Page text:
The United States Patent and Trademark Office announced Monday that it would intervene in the long-standing legal contest between the Broad Institute and University of California, Berkeley over patent rights to CRISPR-Cas9 in eukaryotic cells.
In its declaration of interference, the Patent Trial and Appeal Board of the USPTO initiated proceedings to settle priority issues between 10 patent applications filed by UC Berkeley in 2018 and 13 patents previously awarded to the Broad Institute. The USPTO also seeks to settle one of the Broad Institute’s pending applications.
CRISPR is a gene-editing technology that scientists say has revolutionary potential applications in the biomedical sphere, including helping to cure genetic diseases such as Huntington’s disease, sickle cell anemia, and cystic fibrosis. Most of CRISPR’s potential industrial and commercial applications concern its use in higher order, eukaryotic cells.
The Broad Institute stated in a press release Tuesday that the USPTO’s previous rulings granting the patents to the Broad Institute were “properly granted” and that it welcomed the patent office’s action.
Eldora L. Ellison — the lead patent strategist on CRISPR matters for UC Berkeley — wrote in an emailed statement released Wednesday that the interference from USPTO “lays out a pathway” for resolving the dispute and will recognize that the team from UC Berkeley holds the “priority of invention.”
The interference comes after a years-long series of legal battles between the two institutions. The dispute originated in 2011 and 2012, when Jennifer A. Doudna of UC Berkeley and Emmanuelle M. Charpentier of Umeå University in Sweden were researching CRISPR-Cas9. Simultaneously, Feng Zhang ’04 of the Broad Institute was working on the same problem, albeit separately.
Though Doudna published her findings and applied for a patent before Zhang did, her work focused on CRISPR-Cas 9 in test tubes whereas Zhang’s research focused on its usage in human and mouse cells. The USPTO awarded the Broad Institute rights to use CRISPR-Cas9 for eukaryotic cell-editing methods in 2014.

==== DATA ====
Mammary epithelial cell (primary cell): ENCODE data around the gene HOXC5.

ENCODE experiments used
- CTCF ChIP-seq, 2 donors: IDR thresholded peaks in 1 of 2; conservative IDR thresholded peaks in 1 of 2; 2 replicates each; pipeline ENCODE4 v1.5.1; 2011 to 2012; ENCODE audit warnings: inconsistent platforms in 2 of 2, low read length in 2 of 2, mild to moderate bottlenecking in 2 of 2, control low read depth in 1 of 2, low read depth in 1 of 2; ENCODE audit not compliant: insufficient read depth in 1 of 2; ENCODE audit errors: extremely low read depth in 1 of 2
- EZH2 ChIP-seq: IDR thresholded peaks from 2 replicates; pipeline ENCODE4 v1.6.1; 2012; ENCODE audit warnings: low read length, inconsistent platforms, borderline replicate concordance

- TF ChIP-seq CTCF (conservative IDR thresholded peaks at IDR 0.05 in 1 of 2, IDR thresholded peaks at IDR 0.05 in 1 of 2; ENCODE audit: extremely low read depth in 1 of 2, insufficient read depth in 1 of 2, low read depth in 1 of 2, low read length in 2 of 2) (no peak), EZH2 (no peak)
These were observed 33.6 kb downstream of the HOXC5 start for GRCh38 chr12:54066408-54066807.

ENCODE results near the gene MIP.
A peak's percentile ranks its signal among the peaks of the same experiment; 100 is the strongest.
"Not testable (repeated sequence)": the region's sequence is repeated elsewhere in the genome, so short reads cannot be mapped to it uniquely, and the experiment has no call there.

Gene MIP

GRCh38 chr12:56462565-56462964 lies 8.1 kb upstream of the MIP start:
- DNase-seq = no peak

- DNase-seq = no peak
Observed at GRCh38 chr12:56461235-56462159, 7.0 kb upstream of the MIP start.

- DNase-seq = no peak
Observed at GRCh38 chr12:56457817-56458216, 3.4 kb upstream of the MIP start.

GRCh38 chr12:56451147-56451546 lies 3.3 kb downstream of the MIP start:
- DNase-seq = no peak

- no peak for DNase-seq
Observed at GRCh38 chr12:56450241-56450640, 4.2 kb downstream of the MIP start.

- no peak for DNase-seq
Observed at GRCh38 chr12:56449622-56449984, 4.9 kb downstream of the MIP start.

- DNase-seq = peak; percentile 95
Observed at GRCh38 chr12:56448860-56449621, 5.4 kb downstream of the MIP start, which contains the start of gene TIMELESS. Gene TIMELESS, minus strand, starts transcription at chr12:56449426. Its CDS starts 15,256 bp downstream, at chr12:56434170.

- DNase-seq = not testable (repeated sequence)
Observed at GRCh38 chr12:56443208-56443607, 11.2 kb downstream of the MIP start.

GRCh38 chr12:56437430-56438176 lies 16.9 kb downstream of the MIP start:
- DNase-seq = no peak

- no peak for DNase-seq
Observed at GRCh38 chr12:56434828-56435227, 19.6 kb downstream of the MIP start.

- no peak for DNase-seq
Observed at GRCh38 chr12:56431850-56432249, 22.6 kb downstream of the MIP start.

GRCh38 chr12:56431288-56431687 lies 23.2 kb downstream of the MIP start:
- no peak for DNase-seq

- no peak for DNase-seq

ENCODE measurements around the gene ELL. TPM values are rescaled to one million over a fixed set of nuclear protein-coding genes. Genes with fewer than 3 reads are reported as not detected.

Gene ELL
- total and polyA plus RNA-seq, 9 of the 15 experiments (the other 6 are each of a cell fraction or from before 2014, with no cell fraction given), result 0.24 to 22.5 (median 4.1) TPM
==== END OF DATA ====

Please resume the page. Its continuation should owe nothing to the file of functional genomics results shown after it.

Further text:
In January 2016, UC Berkeley appealed the patent office’s decision, but the Broad Institute won the right to keep its patent for CRISPR in a February 2017 ruling. The patent office maintained that the patents held by the Broad Institute and UC Berkeley applied to different subjects.
UC Berkeley appealed the February 2017 decision in April of that year to the U.S. Court of Appeals for the Federal Circuit, filing six patent applications with the USPTO while awaiting a decision.
Nine days after its appeal to the federal circuit was denied on September 10, 2018, UC Berkeley filed four new patent applications with the USPTO. These applications, which claim rights to the use of CRISPR in eukaryotic cells, prompted the patent office on Monday to declare interference and prescribe another round of litigation.
“We are confident that the USPTO will ultimately recognize that the Doudna and Charpentier team hold the priority of invention specific to eukaryotic cells, as well as other settings covered by previous patents,” Ellison wrote Wednesday.
The Broad Institute stated in its Tuesday press release that the “best thing, for the entire field, is for the parties to reach a resolution.”
“It is time for all institutions to move beyond litigation and instead work together to ensure wide, open access to this transformative technology,” the Broad Institute wrote.
Edward Penhoet, special advisor to the UC Berkeley chancellor and special assistant to the president of the University of California, wrote in an emailed statement released Wednesday that UC Berkeley and “other public universities” are invaluable contributors to innovation across industries.
“We are committed to protecting the intellectual property of the groundbreaking inventions of UC faculty, like the CRISPR-Cas9 breakthrough,” Penhoet wrote.
Both the Broad Institute and UC Berkeley have licensed CRISPR-related patents to for-profit companies. After the patent office’s 2017 decision, Editas — the Broad Institute’s commercial surrogate and primary licensee of CRISPR — went up in value from $765 million to $1 billion, according to Forbes. A patent for CRISPR-Cas9 is valued at approximately $265 million.
George M. Church, a professor of Genetics at Harvard Medical School and a senior associate member of the Broad Institute, said Wednesday that the overall stakes of the dispute “aren’t that high.” Church, who also contributed to the development of CRISPR, is listed as a founding scientific advisor on Editas’ website.
Referring to the $265 million figure, Church said, “That’s actually quite modest, considering it’s a category, and not a particular drug.”
“This field is very rapidly changing,” Church said. “If you think about the entire genetic landscape, this is a fairly esoteric thing that's getting a little more attention than you would normally expect.”
Editas spokesperson Cristi Barnett wrote in an emailed statement Wednesday that the company remains “confident in the overall strength of our worldwide intellectual property portfolio.”
An initial conference call to discuss the interference is scheduled for August 5, according to the USPTO document.
—Staff Writer Juliet E. Isselbacher can be reached at firstname.lastname@example.org. Follow her on Twitter @julietissel.